Christine Constantinou remembers the day she felt a faint pain down the side of her torso, a pain she never expected would warrant a visit to the doctor. But is was when she started losing weight rapidly despite her high-calorie diet that she intuitively knew something wasn’t right.

“I really didn’t have many symptoms − that’s the problem with this illness. I started to lose weight and it was inexplicable. I was eating chips and things like that before bed and waking up a kilo lighter,” Christine told Neos Kosmos. With a starting weight of 120kg, she dropped to 80kg, initially attributing it to running after her four grandchildren.

But scans and blood tests would soon reveal it was in fact a five centimetre tumour in her pancreas that was the cause.

Diagnosed with pancreatic cancer at 57, Christine says it was a surreal experience she found hard to comprehend given there was no known family history of the illness. “I didn’t know anything about pancreatic cancer; I didn’t know it was as lethal as it was – I just had no idea about it, really,” she says.

The Australian Institute of Health and Welfare estimates about 2,600 Australians are diagnosed with pancreatic cancer each year, with the incidence rate increasing with age and the average age of diagnosis being 72.

The real concern, however, is that early stages rarely cause symptoms, which only surface once the cancer is large enough to affect nearby organs, which is why life expectancy is so low, Only seven per cent of suffers survive at least five years.

Christine would become all too familiar with these facts in the weeks to follow, with frequent trips to the specialist and undergoing a 14-and-a-half hour surgery. But nothing could prepare her for the physical and emotional toll it would take.

“They would show me these pictures of how they were going to ‘replumb’ my insides. It freaked me out,” Christine says, breaking into tears at the recollection.
“When I went to have the surgery that day it was like I was saying goodbye to my husband and my kids … it was just horrible.”

Following the surgery, she spent a week in the intensive care unit, followed by another two weeks in hospital before returning home for further recovery.

“My husband was really, really good. When we came home he really looked after me, and he used to say ‘oh, let’s go for a walk’ and we’d go walk like two steps and back again,” she says, the memory evoking a mixture of laughter and tears.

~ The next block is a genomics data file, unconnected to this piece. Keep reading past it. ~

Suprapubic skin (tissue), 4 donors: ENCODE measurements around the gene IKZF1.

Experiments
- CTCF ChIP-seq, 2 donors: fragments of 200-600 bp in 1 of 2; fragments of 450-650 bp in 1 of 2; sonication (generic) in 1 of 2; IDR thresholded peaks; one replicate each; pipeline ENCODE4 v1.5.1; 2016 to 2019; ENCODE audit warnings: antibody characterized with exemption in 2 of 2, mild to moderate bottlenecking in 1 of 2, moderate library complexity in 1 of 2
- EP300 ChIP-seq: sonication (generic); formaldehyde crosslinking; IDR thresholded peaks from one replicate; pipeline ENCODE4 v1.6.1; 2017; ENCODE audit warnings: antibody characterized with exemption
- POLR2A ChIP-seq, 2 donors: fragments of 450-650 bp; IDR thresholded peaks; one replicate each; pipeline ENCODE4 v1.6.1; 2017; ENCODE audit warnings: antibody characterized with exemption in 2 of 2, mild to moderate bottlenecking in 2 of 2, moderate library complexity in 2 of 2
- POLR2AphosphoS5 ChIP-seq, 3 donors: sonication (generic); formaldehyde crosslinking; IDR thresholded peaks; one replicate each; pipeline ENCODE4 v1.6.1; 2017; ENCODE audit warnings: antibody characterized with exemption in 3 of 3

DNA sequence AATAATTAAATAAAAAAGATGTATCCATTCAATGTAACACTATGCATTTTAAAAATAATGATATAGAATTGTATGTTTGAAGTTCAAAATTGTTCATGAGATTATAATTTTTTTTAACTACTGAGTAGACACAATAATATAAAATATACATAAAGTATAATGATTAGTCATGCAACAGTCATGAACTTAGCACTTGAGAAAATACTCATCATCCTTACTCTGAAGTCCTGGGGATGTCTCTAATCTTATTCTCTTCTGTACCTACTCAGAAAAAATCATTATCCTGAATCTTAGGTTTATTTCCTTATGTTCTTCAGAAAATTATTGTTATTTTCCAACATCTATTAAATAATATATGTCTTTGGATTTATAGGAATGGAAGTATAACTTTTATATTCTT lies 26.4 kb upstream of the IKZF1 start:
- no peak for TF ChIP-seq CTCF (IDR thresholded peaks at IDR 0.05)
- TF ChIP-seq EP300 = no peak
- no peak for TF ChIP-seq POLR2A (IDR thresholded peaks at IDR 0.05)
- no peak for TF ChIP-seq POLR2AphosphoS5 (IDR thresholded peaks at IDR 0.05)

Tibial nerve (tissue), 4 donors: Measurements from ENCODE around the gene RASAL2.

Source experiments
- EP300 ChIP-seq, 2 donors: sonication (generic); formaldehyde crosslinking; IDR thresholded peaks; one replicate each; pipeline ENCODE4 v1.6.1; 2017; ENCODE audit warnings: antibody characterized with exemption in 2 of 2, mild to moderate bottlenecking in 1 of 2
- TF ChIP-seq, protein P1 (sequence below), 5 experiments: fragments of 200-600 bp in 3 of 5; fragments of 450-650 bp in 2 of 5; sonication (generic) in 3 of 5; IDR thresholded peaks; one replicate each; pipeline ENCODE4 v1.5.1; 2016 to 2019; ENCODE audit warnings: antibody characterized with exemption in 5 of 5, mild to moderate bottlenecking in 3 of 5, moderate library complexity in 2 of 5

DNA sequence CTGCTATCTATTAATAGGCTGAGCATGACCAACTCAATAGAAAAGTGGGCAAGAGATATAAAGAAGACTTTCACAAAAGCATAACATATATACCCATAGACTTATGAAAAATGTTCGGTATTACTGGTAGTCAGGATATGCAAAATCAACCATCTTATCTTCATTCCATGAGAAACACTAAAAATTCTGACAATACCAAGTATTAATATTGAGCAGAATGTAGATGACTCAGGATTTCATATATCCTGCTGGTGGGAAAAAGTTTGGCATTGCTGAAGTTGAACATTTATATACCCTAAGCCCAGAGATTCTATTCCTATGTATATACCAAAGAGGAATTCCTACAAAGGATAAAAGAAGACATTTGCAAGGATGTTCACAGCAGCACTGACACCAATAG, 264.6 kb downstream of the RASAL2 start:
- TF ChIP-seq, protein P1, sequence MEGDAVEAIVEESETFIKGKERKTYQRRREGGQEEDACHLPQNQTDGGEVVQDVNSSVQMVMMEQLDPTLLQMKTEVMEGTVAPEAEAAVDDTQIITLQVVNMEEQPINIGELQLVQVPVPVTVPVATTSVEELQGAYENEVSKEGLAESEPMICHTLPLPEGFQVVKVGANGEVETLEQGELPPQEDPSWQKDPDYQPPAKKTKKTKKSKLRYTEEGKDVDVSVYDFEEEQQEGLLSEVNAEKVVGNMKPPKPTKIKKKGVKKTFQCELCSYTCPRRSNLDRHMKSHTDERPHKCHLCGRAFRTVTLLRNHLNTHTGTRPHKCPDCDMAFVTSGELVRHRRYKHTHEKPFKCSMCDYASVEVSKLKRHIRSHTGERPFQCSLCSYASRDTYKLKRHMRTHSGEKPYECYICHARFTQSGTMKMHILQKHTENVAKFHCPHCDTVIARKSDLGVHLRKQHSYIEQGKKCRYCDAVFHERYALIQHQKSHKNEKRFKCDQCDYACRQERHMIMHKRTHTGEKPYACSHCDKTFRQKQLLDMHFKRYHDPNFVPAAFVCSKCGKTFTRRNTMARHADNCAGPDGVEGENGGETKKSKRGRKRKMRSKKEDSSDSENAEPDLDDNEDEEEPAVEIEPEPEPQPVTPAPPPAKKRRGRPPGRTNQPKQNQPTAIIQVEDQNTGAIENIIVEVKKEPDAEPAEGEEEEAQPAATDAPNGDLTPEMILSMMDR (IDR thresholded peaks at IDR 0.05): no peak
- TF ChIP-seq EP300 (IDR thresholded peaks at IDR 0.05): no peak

“But you know what I really remember … when I came home and had a shower and I couldn’t lift the towel to wipe myself.”

To follow, Christine underwent six months of chemotherapy, and now, three years on, looks to be beating the odds, proving to be an inspiration to her family, friends and oncologist. “My oncologist thinks I’m amazing that I’ve got this far,” she says. “But he actually said to me ‘when you first came in here with your daughter, I didn’t think you’d get through six months of chemo’ and I did.”

It hasn’t been smooth sailing however. Despite following her treatment schedule and making various lifestyle changes, she says she had a couple of scares, one of which saw a lesion appear on her liver 18 months on − a common occurrence for pancreatic cancer sufferers. While she recalls feeling as though she were on “a cancer roundabout”, thankfully all additional tests have since confirmed she is cancer-free.

Now Christine is looking to give back to Pancare, with a fundraising dinner dance to help raise much-need funds for research into a cure.

Based in Melbourne, along with supporting research into pancreatic cancer, the organisation provides support for both sufferers and their families with free events, and contributes $500 towards patient’s treatment, which, while not a large sum, really does help, assures Christine.

“My husband has leukaemia, so we’ve been struggling a bit, and Pancare have always been there and really helpful. I just want to get something happening because people get pancreatic cancer and within six to nine months they’re dead − I don’t know why I’m still here. Only one per cent make it to 10 years, I mean what is that? And there’s no cure and there’s nothing that can sustain your life longer − it’s horrible. And it’s always diagnosed too late because there are barely any symptoms.” But Christine isn’t about to give up hope.

The event will be moderated by former journalist George Donikian, along with a host of entertainment including Greek, Cypriot and English music and some great raffle and silent auction prizes.

The fundraiser will be held on Saturday 20 May at Ultima Function Centre from 6.00 pm. Cost of attendance is $80 per adult and $40 per child (under 12) and includes a three-course meal and drinks. To make a booking contact Christine Constantinou on 0438 779 989 or email
RSVP by 21 April. To donate, visit